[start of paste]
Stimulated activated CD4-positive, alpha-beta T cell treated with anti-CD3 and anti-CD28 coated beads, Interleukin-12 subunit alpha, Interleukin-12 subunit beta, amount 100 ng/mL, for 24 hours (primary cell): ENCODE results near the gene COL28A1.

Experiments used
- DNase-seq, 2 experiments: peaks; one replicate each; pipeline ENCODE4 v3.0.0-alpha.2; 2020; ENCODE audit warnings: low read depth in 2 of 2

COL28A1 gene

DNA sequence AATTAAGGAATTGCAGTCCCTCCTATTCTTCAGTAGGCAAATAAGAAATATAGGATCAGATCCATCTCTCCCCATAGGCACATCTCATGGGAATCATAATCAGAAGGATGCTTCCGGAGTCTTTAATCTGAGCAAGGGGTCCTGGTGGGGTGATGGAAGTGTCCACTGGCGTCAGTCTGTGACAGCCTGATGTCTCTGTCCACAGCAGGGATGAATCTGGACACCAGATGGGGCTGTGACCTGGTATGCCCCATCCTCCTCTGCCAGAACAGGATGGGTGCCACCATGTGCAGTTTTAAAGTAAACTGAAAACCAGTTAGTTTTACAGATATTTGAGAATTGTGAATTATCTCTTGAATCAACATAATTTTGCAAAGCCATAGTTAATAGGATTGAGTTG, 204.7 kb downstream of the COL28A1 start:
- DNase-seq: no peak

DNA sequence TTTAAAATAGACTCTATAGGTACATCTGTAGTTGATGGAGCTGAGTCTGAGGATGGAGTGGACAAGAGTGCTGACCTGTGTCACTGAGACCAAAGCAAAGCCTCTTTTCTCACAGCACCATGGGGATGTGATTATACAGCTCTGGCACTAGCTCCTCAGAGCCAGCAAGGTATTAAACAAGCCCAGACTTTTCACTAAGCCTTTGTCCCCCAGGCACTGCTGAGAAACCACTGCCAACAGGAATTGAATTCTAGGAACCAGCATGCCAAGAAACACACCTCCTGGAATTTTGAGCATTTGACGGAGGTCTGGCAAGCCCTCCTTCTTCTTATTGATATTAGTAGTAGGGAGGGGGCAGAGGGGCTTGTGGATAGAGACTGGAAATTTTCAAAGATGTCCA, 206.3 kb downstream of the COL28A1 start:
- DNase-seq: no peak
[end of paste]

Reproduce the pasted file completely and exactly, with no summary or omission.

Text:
Stimulated activated CD4-positive, alpha-beta T cell treated with anti-CD3 and anti-CD28 coated beads, Interleukin-12 subunit alpha, Interleukin-12 subunit beta, amount 100 ng/mL, for 24 hours (primary cell): ENCODE results near the gene COL28A1.

Experiments used
- DNase-seq, 2 experiments: peaks; one replicate each; pipeline ENCODE4 v3.0.0-alpha.2; 2020; ENCODE audit warnings: low read depth in 2 of 2

COL28A1 gene

DNA sequence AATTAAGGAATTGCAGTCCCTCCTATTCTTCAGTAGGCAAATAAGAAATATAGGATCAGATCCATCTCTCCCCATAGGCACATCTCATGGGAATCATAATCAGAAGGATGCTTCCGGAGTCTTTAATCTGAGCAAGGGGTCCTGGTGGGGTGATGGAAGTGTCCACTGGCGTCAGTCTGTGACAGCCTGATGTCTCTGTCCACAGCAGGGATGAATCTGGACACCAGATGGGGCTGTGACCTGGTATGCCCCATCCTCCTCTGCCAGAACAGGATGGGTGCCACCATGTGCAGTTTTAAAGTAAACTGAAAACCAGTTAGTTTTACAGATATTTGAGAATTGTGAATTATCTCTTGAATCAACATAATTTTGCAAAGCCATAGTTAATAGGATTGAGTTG, 204.7 kb downstream of the COL28A1 start:
- DNase-seq: no peak

DNA sequence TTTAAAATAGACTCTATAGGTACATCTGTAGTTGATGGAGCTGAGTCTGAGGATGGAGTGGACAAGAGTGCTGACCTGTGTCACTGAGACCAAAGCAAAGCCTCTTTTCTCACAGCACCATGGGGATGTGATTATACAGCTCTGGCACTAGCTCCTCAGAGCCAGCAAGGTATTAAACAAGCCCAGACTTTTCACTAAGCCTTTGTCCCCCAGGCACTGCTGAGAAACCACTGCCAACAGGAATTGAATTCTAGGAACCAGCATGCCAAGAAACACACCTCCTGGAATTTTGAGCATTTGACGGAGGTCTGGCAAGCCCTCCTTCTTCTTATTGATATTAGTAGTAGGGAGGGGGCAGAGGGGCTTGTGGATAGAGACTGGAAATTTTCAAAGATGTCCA, 206.3 kb downstream of the COL28A1 start:
- DNase-seq: no peak